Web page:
• Limiting access to personal data to those required to have access;
  • Permitting an audit of GDPR compliance;
  • Notifying the controller of security data breaches (within 72 hours);
  • Returning or deleting customer data upon request at the end of the provision of the services;
  • Being liable for any actions of its subprocessors;
  • Allowing controllers the right to refuse to allow additional third parties to have access to their data;

Step 4: Understanding Lawful Condition - Is Consent Needed?

Controllers must be able to justify processing data (i.e. they need a lawful condition under GDPR). GDPR makes consent more difficult to obtain (consent must be specific, informed, unambiguous, active and freely given). There are consent tools that can help (like IAB's industry consent standard), but there are still a lot lot of unanswered questions:

  • When is consent required (use of cookies, processing sensitive personal data, e-marketing);
  • What form of consent is sufficient (ePrivacy Regulation);
  • Can you rely on consent to serve the cookies, but rely on legitimate interests to process the personal data collected via cookies?;

Step 5: Legitimise Cross-Border Data Transfer

GDPR applies to all companies outside the EU that process EU data. Publishers and developers outside the EU must have an approved mechanism for transmitting any EU personal data outside the EU.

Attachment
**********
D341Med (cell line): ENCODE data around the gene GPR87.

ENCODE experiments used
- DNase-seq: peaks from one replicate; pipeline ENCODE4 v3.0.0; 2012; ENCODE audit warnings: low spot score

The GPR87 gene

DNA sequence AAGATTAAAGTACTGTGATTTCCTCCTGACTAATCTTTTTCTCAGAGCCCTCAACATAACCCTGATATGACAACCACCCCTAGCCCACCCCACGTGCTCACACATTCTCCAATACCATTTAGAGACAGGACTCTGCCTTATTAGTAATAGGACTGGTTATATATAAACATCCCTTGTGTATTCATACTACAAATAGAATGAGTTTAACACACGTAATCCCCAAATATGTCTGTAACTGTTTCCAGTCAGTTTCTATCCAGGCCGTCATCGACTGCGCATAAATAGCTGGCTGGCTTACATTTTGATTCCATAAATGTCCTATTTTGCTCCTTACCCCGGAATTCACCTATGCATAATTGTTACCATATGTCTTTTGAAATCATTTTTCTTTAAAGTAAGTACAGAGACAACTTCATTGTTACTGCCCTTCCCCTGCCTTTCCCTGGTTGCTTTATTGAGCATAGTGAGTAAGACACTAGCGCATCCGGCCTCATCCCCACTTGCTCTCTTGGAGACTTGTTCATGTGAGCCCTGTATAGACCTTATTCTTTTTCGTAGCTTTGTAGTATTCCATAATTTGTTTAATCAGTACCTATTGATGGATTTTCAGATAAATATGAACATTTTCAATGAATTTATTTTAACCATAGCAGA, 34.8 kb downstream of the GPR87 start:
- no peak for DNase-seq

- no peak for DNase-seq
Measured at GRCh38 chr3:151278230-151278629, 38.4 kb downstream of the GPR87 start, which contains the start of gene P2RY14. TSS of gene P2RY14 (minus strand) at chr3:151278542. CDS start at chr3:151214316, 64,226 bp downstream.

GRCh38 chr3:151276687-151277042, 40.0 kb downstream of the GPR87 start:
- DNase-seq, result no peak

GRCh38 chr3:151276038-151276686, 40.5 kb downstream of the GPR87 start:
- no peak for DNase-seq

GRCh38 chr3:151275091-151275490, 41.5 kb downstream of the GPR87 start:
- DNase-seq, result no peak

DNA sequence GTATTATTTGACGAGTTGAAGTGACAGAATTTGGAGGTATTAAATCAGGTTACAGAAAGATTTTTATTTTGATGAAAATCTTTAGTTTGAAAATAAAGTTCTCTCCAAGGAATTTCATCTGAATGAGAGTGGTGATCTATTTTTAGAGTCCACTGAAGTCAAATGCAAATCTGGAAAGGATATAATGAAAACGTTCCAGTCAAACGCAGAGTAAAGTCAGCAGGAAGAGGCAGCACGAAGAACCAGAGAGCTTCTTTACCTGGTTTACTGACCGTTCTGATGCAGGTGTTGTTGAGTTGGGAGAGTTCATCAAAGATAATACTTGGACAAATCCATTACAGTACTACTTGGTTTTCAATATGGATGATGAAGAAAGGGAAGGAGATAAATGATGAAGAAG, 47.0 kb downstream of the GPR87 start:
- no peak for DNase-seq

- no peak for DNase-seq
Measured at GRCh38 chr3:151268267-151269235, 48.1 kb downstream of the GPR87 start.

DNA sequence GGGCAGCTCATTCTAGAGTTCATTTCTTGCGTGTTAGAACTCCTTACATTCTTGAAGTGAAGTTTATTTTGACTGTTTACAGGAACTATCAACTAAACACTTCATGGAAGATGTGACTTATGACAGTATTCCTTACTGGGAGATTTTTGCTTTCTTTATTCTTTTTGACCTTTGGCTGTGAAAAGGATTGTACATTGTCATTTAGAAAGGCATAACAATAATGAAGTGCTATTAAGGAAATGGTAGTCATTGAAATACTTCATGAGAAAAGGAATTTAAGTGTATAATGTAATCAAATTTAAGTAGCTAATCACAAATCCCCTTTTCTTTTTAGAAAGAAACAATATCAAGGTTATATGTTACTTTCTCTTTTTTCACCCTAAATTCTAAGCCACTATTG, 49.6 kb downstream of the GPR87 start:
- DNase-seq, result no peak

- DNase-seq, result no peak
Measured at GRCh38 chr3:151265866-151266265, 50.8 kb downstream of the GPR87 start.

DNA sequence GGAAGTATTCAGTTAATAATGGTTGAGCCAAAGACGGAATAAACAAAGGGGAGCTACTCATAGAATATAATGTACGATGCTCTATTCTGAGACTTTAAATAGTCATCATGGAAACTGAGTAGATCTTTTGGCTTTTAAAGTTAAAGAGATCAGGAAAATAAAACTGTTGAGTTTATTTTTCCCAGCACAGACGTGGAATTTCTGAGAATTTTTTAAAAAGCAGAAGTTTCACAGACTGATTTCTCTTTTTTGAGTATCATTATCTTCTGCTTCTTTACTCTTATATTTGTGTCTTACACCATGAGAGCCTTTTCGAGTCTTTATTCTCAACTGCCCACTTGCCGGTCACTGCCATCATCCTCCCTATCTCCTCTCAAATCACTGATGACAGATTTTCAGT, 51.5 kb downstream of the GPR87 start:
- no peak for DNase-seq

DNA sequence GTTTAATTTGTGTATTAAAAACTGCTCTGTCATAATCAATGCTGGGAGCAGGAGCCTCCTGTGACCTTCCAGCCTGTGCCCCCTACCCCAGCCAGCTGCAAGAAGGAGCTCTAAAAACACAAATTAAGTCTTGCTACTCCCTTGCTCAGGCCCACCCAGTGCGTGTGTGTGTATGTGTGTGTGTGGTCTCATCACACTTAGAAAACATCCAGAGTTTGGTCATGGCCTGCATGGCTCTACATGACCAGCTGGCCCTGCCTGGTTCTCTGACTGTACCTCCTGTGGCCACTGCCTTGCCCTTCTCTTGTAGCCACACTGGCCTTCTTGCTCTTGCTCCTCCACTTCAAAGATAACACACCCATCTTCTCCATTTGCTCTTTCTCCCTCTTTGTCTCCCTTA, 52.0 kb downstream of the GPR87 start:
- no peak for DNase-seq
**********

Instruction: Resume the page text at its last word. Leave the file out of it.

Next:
For many, Privacy Shield certification will be the simplest method to implement. If Privacy Shield certification isn't possible, consider the EU standard contractual clauses.

Step 6: Create and/or Update Policies and Procedures


  • GDPR requires more detailed disclosures in privacy policies and terms and conditions;
  • Consumer-facing privacy policies, among other things, provide information about data subjects' rights;


  • Policies dealing with individual rights (right to erasure, be forgotten, portability, restriction);Security Policy;
  • Data Breach Policy;
  • Data Retention Policy;
  • Employee training on privacy and security;
  • Evaluate whether you need to designate a Data Protection Officer;
  • Confirm you have means to correct inaccuracies, delete personal data (the right to be forgotten);
  • Review your policies and procedures regularly and make sure GDPR ownership (and awareness) is shared with key internal stakeholders;

Step 7: Live Privacy by Design

  • The minimum amount of personal data is collected;
  • The purposes of data collection are clearly disclosed to users and documented internally;
  • Services are designed with data security in mind;
  • Personal data is kept for the minimum time necessary to accomplish the purpose;
  • DPIAs carried out where necessary;
  • Be agile as further guidance or enforcement require modifications to your GDPR approach;
  • Work with partners that are committed to GDPR or willing to put in the resources to become compliant;

Watch a replay of the live presentation right here, on AW Europe's official website.